Commercial fishing threatens sharks worldwide

Even the remotest parts of the ocean appear to offer highly migratory sharks little refuge from industrialised fishing fleets, according to a major new international study published in the journal Nature.

Large sharks inhabiting the open ocean account for more than half of all identified shark catch globally in target fisheries or as bycatch.

Regional declines in abundance of some populations such as shortfin mako shark – the fastest shark in the sea – have led to widespread calls for catch limits in the High Seas (areas beyond national jurisdiction; ABNJ) where there is currently little or no management for sharks.

But precisely where in the vast expanse of the oceans sharks aggregate and how much fishing takes place in those chosen habitats remains poorly known globally, even though it will be crucial to selecting sites to conserve sharks.

More than 150 scientists from 26 countries have now addressed this knowledge gap by collating movement data from nearly 2000 sharks tracked with satellite transmitter tags and cross-referencing with data from global fishing fleets.

Researchers including Flinders University Associate Professor Charlie Huveneers mapped shark positions and revealed ‘hotspots’ of space use in unprecedented detail.

They found multi-species pelagic shark hotspots were mostly located in boundaries in the sea between different water masses that are highly productive and food-rich.

They then calculated how much the hotspots were overlapped by global fleets of large, longline fishing vessels – the type of fishing gear that catches most pelagic sharks – with each vessel capable of deploying 100 km long lines bearing 1200 baited hooks on a daily basis.

“We found 24% of the mean monthly space used by sharks globally falls under the footprint of pelagic longline fisheries,” says Associate Professor Huveneers.

“It means about one-quarter of shark habitats fall within active fishing zones, presenting a threat to these iconic ocean predators and demonstrating an urgent need for conservation efforts to protect declining pelagic shark populations,” he says.

Photo: Andrew Fox

For commercially exploited sharks such as North Atlantic blue and shortfin makos sharks overlap was much higher, with on average 76% and 62% of their space use, respectively, overlapping with longlines each month.

“Even internationally protected species such as white and porbeagle sharks had overlap values exceeding 50%,” Associate Professor Huveneers says.

“The South Australian Basin was found to be an important hotspot for pelagic sharks, providing some refuge for these species as fishing vessel activity for pelagic sharks is relatively sparse in this area.”

The study was led by Professor David Sims, as part of the Global Shark Movement Project based at the Marine Biological Association Laboratory in Plymouth, England.

“Our results show major high seas fishing activities are currently centred on ecologically important shark hotspots worldwide” he says.

Equally alarming was that shark hotspots showing high overlap with longline fishing were often also subjected to high fishing effort, a potential ‘double whammy’ for sharks that will result in higher catch rates and potentially accelerate declines in abundance.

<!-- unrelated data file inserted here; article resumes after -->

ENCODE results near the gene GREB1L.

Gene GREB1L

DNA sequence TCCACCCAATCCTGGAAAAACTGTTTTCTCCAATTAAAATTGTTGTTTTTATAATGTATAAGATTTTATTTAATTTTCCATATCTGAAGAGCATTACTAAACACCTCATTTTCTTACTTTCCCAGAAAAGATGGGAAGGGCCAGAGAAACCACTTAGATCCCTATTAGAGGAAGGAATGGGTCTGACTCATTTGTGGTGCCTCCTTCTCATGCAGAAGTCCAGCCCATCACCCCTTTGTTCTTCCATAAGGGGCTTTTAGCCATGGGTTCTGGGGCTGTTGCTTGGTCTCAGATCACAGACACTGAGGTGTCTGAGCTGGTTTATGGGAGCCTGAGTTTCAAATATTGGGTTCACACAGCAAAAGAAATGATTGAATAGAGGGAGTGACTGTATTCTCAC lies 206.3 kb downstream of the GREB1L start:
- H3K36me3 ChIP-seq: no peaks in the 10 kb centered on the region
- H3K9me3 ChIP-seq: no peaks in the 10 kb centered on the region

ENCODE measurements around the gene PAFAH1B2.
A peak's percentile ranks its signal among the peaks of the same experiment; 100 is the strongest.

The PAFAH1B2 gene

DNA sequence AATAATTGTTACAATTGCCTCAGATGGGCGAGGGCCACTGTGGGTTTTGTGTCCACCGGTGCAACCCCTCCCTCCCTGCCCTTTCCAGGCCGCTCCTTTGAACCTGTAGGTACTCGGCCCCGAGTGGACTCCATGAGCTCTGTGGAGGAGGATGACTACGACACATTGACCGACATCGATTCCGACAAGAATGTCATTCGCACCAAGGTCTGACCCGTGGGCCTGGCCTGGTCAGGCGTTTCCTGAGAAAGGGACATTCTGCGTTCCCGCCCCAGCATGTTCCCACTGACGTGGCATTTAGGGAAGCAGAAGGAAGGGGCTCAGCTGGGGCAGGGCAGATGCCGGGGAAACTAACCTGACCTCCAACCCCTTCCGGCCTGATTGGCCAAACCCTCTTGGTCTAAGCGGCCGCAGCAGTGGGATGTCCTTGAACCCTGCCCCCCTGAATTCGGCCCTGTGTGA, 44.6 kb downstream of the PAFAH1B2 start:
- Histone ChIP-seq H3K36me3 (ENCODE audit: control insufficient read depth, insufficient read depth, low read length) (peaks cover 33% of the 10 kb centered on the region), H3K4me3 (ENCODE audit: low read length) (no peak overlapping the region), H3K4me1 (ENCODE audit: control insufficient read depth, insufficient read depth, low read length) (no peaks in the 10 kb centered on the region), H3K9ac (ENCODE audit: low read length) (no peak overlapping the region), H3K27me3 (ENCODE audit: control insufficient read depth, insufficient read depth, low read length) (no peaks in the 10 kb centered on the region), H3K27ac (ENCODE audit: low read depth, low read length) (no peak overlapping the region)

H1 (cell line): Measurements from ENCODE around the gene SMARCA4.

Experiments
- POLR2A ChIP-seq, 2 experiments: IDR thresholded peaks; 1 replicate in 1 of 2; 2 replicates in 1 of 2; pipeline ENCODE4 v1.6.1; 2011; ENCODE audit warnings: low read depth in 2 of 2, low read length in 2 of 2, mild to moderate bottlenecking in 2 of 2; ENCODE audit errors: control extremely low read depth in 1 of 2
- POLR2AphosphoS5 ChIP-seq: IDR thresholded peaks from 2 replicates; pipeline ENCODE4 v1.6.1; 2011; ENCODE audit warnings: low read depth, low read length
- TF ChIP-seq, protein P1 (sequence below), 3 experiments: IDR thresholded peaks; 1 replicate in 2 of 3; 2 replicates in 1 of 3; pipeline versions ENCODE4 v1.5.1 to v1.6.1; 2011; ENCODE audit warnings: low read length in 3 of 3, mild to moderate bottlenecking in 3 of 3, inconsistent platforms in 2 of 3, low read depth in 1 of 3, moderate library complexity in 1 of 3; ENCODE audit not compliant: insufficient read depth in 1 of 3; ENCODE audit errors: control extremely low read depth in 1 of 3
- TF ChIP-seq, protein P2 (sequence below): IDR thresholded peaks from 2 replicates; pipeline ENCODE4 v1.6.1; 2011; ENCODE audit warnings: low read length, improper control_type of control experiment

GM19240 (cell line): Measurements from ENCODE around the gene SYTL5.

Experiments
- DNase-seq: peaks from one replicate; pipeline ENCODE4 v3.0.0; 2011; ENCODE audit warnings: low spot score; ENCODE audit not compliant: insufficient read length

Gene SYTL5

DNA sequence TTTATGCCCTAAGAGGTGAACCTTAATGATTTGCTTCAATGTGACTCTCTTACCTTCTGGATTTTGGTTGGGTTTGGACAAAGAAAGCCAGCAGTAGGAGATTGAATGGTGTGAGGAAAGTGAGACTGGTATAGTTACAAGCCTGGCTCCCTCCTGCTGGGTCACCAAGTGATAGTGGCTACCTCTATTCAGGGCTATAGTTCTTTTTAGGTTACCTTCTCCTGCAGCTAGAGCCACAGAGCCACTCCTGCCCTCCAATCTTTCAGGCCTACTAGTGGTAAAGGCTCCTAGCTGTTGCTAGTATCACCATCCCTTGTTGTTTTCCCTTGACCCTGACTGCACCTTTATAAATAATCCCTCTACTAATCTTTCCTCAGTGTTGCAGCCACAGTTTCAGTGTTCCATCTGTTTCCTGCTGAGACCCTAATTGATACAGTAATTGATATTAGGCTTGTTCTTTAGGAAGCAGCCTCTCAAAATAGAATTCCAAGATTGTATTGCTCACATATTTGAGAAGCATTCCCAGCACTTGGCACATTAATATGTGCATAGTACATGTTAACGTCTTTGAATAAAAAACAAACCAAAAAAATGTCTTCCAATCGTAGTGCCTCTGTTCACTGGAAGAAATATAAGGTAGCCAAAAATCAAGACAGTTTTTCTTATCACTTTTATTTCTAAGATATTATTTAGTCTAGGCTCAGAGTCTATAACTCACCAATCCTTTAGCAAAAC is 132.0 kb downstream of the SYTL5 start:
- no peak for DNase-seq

“Some shark hotspots were exposed to higher than average fishing effort for as much as half the year,” says Dr Nuno Queiroz, a lead researcher in the study from the University of Porto in Portugal.

Porbeagle shark off the UK coast. Photo: Marine Biological Association Laboratory, Plymouth, England.

Given the high fishing effort in hotspots of many species for significant portions of the year, and the very few tracked hotspots free from exploitation, the study reveals exposure risk of sharks to fisheries in the high seas is spatially extensive – stretching across entire ocean-scale population ranges for some species.

The team’s findings indicate large sharks – some of which are already endangered globally – face a future with limited spatial refuge from industrial longline fishing effort.

The researchers propose that the detailed maps of shark hotspots and exposure to longline fishing effort they have produced can provide a ‘blueprint’ for use in deciding where to place large-scale marine protected areas (MPAs) aimed at conserving sharks, in addition to the need for strict quotas to reduce catches elsewhere.

“Some of the shark hotspots we studied may not be there in as little as a few years’ time if management measures are not put in place now to conserve the sharks and the habitats on which they depend,” Professor Sims says.

Key  point include:

  • Major high seas fishing activites are centred on ecologically important shark hotspots worldwide
  • North Atlantic blue sharks and shortfin mako have an average 76% and 62% of their space use, respectively, overlapped by longlines each month
  • Even internationally protected species, such as white shark and porbeagle sharks, are at risk
  • Results could provide a blueprint for use in deciding where to place large-scale marine protected areas (MPAs)
  • There is a danger of accelerating decline in populations and disappearance of hotspots without immediate action
Associate Professor Charlie Huveneers, from the College of Science and Engineering Southern Shark Ecology Group, Flinders University, who contributed to the global study.


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